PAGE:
How to File Criminal Charges for Harassment

By Rita Radostitz - Updated June 05, 2017
Woman using cellphone

If you believe that you are being harassed, you should report it to the police and ask that criminal charges be instituted. If the harassment is extreme and you believe that you are in danger of imminent harm, call 911 immediately. If you have been harassed, you can either go to the police station and make a report in person, or you can call the non-emergency number for your local police department to report the harassment. Every state defines harassment differently, so you will need to determine if the behavior constitutes harassment in your state.

Gather Information About the Harassment

Prepare to contact the police by first gathering all the information you can about the harassment. It is a good idea to write out a list that includes the name and contact information (if you know it) of the person who is harassing you and the exact behavior that you believe constitutes harassment. You should also write out the exact date and place that the harassment occurred. For safety's sake, be sure to inform family members and some of your friends about the harassment.

Call the Police

Contact or visit your local police department to file criminal charges for harassment. If the person has threatened you in any way, and that threat puts you in immediate danger, call 911. Otherwise call the non-emergency phone number. Some police departments allow you to file a report through their website. Even if you do this, you should follow up with an in-person visit or telephone call to the police department to ensure that they are following up on your report. Have that list handy so that you can provide detailed information about the harassment to the police officer taking the report.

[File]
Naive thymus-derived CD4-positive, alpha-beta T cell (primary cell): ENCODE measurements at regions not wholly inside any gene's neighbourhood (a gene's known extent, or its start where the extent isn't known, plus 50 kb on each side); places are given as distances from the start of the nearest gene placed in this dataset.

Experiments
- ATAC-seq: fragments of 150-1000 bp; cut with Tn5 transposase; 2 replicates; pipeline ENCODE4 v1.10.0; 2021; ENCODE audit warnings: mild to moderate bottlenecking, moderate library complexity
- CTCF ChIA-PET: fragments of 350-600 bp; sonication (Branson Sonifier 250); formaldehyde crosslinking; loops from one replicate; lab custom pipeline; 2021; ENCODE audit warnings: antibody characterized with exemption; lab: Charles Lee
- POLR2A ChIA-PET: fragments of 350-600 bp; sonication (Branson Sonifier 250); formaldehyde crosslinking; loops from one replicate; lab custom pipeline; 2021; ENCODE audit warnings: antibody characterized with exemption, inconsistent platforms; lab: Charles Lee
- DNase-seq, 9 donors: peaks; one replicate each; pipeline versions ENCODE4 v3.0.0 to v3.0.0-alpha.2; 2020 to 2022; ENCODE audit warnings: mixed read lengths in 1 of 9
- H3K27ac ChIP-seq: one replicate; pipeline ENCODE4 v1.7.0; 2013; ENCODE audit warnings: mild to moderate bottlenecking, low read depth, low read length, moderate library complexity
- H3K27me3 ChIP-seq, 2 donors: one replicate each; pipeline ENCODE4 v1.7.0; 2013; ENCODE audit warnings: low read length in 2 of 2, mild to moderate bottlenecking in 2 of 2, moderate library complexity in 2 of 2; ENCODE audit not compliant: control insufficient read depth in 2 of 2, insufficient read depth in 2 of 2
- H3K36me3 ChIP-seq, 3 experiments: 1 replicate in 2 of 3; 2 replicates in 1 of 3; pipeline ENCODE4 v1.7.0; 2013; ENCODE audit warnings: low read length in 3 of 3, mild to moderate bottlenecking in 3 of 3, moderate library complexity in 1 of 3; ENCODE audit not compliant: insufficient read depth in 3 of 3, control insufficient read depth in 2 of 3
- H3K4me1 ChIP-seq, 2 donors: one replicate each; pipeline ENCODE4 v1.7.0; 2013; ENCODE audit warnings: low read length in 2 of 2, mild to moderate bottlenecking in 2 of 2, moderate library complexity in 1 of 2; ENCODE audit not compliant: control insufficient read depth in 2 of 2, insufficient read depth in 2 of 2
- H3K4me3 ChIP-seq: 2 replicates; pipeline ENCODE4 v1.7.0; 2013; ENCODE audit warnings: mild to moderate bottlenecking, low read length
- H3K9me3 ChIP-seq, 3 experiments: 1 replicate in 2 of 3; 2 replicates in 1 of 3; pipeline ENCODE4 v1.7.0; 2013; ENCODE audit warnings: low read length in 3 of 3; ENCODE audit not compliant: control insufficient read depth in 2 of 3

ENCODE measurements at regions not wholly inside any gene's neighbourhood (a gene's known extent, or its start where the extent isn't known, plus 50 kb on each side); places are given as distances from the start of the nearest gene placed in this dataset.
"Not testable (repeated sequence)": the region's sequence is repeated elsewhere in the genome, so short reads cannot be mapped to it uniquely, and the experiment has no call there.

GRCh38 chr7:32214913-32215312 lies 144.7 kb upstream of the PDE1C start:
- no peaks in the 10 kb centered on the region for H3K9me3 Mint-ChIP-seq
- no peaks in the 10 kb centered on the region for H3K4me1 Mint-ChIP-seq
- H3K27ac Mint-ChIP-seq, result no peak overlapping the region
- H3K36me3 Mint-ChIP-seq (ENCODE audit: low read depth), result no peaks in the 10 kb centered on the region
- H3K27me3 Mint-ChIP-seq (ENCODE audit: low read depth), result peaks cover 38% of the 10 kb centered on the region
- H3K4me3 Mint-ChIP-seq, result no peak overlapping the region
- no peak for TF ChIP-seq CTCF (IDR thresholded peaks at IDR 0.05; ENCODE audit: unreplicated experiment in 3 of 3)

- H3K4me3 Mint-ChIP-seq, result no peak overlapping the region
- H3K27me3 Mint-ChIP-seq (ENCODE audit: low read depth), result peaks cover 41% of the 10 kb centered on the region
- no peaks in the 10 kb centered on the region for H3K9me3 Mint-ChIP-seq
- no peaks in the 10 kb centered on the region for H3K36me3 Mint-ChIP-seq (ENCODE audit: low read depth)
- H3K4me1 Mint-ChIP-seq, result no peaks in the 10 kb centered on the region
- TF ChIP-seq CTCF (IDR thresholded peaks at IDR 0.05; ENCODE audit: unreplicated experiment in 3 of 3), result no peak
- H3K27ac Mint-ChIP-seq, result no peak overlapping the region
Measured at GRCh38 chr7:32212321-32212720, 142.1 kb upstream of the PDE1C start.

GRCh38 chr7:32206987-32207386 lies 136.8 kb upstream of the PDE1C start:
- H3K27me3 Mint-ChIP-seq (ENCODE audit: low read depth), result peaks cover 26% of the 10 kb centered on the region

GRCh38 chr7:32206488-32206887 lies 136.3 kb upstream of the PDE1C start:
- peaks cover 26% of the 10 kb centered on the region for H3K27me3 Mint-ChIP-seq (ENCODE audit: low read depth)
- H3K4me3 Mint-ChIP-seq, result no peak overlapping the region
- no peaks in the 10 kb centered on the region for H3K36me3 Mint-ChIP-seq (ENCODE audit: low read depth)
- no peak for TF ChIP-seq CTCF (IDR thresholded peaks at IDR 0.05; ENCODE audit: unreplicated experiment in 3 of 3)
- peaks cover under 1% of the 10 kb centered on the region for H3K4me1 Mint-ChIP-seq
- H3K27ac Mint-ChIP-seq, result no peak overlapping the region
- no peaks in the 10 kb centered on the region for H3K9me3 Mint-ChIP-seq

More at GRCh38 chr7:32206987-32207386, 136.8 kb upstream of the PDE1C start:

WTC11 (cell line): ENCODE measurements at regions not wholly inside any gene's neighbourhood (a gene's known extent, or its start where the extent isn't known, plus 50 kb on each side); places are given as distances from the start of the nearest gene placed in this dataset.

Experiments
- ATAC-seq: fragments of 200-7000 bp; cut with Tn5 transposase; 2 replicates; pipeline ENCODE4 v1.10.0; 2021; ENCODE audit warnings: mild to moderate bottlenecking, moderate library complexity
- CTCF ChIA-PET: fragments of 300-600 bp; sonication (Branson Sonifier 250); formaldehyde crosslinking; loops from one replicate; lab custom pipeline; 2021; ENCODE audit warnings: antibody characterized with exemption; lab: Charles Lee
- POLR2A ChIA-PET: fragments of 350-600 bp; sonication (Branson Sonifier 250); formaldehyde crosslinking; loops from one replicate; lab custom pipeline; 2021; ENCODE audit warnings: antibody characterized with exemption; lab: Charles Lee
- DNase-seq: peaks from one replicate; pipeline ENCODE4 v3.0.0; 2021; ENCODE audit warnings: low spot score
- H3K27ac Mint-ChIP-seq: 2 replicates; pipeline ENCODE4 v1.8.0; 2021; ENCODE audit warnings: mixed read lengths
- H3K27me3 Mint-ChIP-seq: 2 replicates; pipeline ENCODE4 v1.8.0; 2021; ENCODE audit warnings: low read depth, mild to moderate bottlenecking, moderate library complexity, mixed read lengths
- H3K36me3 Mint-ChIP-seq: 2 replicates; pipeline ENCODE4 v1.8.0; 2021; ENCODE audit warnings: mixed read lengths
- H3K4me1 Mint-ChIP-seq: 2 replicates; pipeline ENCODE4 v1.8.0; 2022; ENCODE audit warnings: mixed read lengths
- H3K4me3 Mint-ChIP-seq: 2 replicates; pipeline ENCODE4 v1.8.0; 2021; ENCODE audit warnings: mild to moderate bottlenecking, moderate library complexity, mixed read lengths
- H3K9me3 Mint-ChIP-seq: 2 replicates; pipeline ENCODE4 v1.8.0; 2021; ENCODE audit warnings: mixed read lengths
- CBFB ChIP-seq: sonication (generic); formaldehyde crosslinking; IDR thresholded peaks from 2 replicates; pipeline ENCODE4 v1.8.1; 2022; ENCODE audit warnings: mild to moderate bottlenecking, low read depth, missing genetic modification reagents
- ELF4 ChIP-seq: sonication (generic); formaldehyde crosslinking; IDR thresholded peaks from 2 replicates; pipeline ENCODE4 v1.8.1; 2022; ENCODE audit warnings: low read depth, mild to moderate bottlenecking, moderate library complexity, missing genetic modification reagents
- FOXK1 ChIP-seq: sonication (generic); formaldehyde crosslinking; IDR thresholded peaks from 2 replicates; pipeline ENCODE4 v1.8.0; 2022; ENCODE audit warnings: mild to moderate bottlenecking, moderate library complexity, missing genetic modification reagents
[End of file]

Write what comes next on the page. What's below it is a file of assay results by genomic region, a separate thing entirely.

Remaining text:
Turn Over Evidence

Turn over any evidence you have of the harassment to the police. For example, if the person has been leaving harassing phone calls on your answering machine, bring the machine (or tape) with you. If there are any witnesses, bring a list of their names and contact information. If there are documents that show the harassment, make a copy before you give them to the police in case the police want to keep the originals. Be aware that the police will investigate your charge of harassment, and if they arrest the person, they will be required to disclose your name as the victim of the harassment. If you believe that will put you in risk of harm, be sure to let the police officer know.

Consider Taking Legal Action

Seek a restraining order legally barring the person from contacting you again if you are afraid the harassment will continue. An attorney can talk you through the legal process.

References

About the Author

Rita Radostitz lives in Eugene, Oregon. She has written about human rights, health & fitness and interesting people for years. Her articles have appeared in the Austin Chronicle, Oregon Quarterly and on various websites. Radostitz holds a Masters of Science in journalism with distinction from the University of Oregon and a law degree cum laude from Villanova University.

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